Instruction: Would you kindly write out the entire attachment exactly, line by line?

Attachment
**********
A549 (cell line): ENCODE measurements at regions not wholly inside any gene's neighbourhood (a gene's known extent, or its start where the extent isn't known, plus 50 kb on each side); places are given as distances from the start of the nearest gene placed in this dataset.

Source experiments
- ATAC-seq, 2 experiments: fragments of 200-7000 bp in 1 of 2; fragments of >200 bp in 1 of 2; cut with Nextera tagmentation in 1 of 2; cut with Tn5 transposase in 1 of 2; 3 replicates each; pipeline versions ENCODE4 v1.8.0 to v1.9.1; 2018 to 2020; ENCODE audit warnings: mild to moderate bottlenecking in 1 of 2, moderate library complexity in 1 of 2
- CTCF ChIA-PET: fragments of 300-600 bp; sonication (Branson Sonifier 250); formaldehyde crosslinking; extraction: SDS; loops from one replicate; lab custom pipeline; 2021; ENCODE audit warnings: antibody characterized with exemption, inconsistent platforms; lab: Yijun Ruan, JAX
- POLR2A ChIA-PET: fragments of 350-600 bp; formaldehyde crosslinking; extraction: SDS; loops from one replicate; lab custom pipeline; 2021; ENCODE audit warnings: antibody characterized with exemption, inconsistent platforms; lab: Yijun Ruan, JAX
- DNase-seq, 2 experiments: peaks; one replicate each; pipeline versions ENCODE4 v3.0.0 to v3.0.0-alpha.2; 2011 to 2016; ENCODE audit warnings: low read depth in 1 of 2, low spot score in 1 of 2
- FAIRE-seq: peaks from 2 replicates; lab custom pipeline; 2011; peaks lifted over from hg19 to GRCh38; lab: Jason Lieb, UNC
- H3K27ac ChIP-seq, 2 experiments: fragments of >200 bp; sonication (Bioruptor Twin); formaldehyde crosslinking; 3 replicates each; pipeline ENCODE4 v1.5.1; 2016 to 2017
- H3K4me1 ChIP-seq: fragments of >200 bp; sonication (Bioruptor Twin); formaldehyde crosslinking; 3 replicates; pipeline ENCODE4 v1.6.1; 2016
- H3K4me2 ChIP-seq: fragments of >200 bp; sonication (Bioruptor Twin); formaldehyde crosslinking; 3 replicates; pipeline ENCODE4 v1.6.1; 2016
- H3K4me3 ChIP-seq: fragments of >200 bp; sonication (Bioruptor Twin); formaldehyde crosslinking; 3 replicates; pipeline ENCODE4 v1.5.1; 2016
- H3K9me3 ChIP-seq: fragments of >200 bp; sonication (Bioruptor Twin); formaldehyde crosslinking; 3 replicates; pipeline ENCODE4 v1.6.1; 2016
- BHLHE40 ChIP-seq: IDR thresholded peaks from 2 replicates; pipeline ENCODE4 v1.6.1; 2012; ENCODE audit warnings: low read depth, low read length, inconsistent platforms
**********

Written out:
A549 (cell line): ENCODE measurements at regions not wholly inside any gene's neighbourhood (a gene's known extent, or its start where the extent isn't known, plus 50 kb on each side); places are given as distances from the start of the nearest gene placed in this dataset.

Source experiments
- ATAC-seq, 2 experiments: fragments of 200-7000 bp in 1 of 2; fragments of >200 bp in 1 of 2; cut with Nextera tagmentation in 1 of 2; cut with Tn5 transposase in 1 of 2; 3 replicates each; pipeline versions ENCODE4 v1.8.0 to v1.9.1; 2018 to 2020; ENCODE audit warnings: mild to moderate bottlenecking in 1 of 2, moderate library complexity in 1 of 2
- CTCF ChIA-PET: fragments of 300-600 bp; sonication (Branson Sonifier 250); formaldehyde crosslinking; extraction: SDS; loops from one replicate; lab custom pipeline; 2021; ENCODE audit warnings: antibody characterized with exemption, inconsistent platforms; lab: Yijun Ruan, JAX
- POLR2A ChIA-PET: fragments of 350-600 bp; formaldehyde crosslinking; extraction: SDS; loops from one replicate; lab custom pipeline; 2021; ENCODE audit warnings: antibody characterized with exemption, inconsistent platforms; lab: Yijun Ruan, JAX
- DNase-seq, 2 experiments: peaks; one replicate each; pipeline versions ENCODE4 v3.0.0 to v3.0.0-alpha.2; 2011 to 2016; ENCODE audit warnings: low read depth in 1 of 2, low spot score in 1 of 2
- FAIRE-seq: peaks from 2 replicates; lab custom pipeline; 2011; peaks lifted over from hg19 to GRCh38; lab: Jason Lieb, UNC
- H3K27ac ChIP-seq, 2 experiments: fragments of >200 bp; sonication (Bioruptor Twin); formaldehyde crosslinking; 3 replicates each; pipeline ENCODE4 v1.5.1; 2016 to 2017
- H3K4me1 ChIP-seq: fragments of >200 bp; sonication (Bioruptor Twin); formaldehyde crosslinking; 3 replicates; pipeline ENCODE4 v1.6.1; 2016
- H3K4me2 ChIP-seq: fragments of >200 bp; sonication (Bioruptor Twin); formaldehyde crosslinking; 3 replicates; pipeline ENCODE4 v1.6.1; 2016
- H3K4me3 ChIP-seq: fragments of >200 bp; sonication (Bioruptor Twin); formaldehyde crosslinking; 3 replicates; pipeline ENCODE4 v1.5.1; 2016
- H3K9me3 ChIP-seq: fragments of >200 bp; sonication (Bioruptor Twin); formaldehyde crosslinking; 3 replicates; pipeline ENCODE4 v1.6.1; 2016
- BHLHE40 ChIP-seq: IDR thresholded peaks from 2 replicates; pipeline ENCODE4 v1.6.1; 2012; ENCODE audit warnings: low read depth, low read length, inconsistent platforms